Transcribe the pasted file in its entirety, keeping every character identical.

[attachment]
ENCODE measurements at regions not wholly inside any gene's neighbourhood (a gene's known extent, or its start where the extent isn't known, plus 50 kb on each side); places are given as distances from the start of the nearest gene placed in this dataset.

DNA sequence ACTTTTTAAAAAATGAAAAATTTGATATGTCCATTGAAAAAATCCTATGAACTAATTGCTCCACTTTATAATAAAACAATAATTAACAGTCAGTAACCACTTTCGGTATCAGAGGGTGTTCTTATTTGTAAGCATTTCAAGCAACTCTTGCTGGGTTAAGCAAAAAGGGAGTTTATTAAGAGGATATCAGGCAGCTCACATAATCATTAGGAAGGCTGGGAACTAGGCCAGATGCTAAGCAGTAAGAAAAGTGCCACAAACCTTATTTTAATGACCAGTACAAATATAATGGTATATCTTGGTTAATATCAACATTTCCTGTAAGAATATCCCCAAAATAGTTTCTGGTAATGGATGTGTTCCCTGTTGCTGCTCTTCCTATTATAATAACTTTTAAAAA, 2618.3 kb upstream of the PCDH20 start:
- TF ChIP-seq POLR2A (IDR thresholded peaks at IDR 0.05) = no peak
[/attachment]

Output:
ENCODE measurements at regions not wholly inside any gene's neighbourhood (a gene's known extent, or its start where the extent isn't known, plus 50 kb on each side); places are given as distances from the start of the nearest gene placed in this dataset.

DNA sequence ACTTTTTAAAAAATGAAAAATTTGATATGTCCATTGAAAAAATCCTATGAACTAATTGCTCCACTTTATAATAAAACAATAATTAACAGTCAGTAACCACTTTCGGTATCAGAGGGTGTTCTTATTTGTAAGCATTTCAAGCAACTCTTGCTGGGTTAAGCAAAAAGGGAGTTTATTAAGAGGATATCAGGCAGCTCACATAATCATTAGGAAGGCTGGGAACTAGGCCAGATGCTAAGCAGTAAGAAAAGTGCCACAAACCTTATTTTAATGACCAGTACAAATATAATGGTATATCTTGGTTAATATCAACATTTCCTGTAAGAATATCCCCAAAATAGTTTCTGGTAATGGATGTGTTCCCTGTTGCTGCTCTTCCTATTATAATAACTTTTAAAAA, 2618.3 kb upstream of the PCDH20 start:
- TF ChIP-seq POLR2A (IDR thresholded peaks at IDR 0.05) = no peak